Why Mobile Devices Help Us Tune In, Not Out

Network Connectivity is the New Superpower

Why Mobile Devices Help Us Tune In, Not Out

How Mobile Devices Help Us Tune In, Not Out

Put down the smartphone. Look up. Engage with the world. It seems every few weeks there’s a new campaign designed to shame us from using our mobile devices. You know, the latest softly lit, emotionally-scored YouTube sensation showing people staring down at their phones while the world goes on around them. While I would never advocate letting any inanimate object monopolize your attention, allow me to make a case for why the mobile devices – supported by the communication networks they run on – are not only awesome, but can actually help you enjoy life even more.

Here’s the thing: the reason mobile devices are so addictive is because they are literally the most useful devices in the history of human civilization. Am I overselling it? Let’s see.

A compendium of all human knowledge: Check.

A global communications device: Check.

An entertainment device with near limitless content: Check.

But as Uncle Ben from Spiderman says, “With great power comes great responsibility.” So how do we balance the sheer awesomeness of connectivity with our need to interact with people in the real world?

Most of the backlash against mobile phones comes from the view that they are preventing people from interacting in public spaces. Whereas, before you had to stare into space or count the ceiling tiles on a subway or in a doctors office, now you can play Candy Crush. But are we really missing those interactions? Today’s mobile devices are the Walkman's of the 80s or the newspapers of the 50s.

Utilizing the power of the network connectivity

My kids have grandparents and cousins in Vancouver and they use “FaceTime” as a verb now. They love to goof around with their cousins over video chat and show off their latest dance moves to their grandparents. This is the kind of connection that just wasn’t possible when I was a kid.

Every day I see pictures of friends and family on Facebook and never do I see anyone’s face buried in a phone. Instead I see silly selfies with kids and videos of special moments. Put a camera the size of a deck of cards into the hands of the ancient Romans and we’d have gladiators taking selfies with lions in our history books. The desire to connect and to be seen is human, the only difference is that we now have ubiquitous mobile networking and devices so small and powerful, they can get lost between the couch cushions.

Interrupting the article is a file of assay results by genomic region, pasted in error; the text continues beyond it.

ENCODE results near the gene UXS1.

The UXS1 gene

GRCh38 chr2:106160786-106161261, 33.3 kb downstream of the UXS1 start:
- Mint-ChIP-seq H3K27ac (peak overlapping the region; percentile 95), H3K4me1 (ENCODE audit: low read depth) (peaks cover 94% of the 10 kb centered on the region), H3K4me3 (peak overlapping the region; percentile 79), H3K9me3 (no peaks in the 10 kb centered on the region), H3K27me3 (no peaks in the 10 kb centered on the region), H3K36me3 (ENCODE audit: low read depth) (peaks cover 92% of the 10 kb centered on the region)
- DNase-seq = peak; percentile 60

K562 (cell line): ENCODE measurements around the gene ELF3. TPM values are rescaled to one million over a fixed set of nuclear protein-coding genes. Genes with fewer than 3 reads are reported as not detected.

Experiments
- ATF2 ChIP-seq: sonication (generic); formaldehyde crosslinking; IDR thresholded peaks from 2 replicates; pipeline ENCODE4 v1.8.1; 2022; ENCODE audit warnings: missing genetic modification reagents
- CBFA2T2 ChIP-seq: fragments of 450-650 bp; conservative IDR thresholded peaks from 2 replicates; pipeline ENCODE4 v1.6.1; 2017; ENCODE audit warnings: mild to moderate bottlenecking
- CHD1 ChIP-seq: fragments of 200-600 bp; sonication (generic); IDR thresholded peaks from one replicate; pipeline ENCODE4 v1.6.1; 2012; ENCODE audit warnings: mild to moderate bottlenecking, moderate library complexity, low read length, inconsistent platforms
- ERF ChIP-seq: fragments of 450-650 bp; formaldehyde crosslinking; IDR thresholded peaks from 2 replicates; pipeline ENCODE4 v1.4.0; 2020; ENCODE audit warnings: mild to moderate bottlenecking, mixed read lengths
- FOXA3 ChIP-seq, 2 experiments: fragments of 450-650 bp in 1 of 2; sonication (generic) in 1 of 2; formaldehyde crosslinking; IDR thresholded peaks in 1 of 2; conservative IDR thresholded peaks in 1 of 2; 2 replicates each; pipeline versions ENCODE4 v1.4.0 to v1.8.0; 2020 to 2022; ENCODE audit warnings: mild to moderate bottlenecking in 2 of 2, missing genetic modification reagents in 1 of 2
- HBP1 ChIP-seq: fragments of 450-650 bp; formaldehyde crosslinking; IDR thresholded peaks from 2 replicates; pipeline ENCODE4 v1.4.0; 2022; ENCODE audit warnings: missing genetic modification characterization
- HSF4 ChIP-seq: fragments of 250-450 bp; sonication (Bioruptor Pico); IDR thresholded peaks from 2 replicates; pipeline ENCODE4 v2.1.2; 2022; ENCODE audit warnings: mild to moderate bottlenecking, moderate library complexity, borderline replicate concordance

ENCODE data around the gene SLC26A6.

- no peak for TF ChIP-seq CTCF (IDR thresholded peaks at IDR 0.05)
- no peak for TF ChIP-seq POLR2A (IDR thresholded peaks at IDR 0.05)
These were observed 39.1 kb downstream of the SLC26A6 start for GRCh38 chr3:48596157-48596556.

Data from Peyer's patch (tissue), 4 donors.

When I’m out with my family, my iPhone helps me get to where I’m going, take pictures, make reservations, connect with family and share moments. It helps me avoid traffic that slows me down, and lets my family know when I’m coming home. It makes sure I never forget the milk at the grocery store.

Where some see distraction, I see connection

The idea that everyone we want to interact with is directly in front of us ignores the reality of our lives. We’re busy and we have people we want to reach out to, everywhere. The etiquette of a smartphone should be no different from a watch or a book. Rude is rude. However, I just don’t buy the idea that people are shut off and disconnected from real humans because of these devices. I have had real conversations and received great advice from people I have never met face-to-face. My kids will grow up with lectures from Harvard professors at their fingertips for free. Our society is no longer at the will of the corporate media to let us know what is going on around the world.

And yes, let’s get the obvious out of the way - sometimes they are a great way to distract kids. That’s controversial in some circles but as far as I’m concerned, as long as screen time of any size it monitored and restricted there is nothing wrong with a little YouTube distraction to make a long wait in a doctor’s office more bearable.

And that’s the real lesson when it comes to mobile devices: context.

So long as you are using your smartphone to connect, learn, entertain or assist in a way that doesn’t ignore the real people around you, I don’t understand all the fuss. There are many real and amazing ways in which these devices actually enhance those interactions and make them better than ever before. However, let’s not pretend like the pre-smartphone era was full of random conversations with strangers and people gleefully staring off into space waiting in line at the bank.

Technology always changes social norms a little bit and that’s ok. The human desire to connect is powerful, and smartphones are giving us more opportunity to do that than ever before.

So what do you think? Are mobile devices corrupting our youth and tearing at the moral fabric of society or are they leading us towards a hive brain utopia? Or perhaps somewhere in the middle?


In Defence of the Pink Aisle

Why Can't a Scientist Have Pink Microscope?

In Defence of the Pink Aisle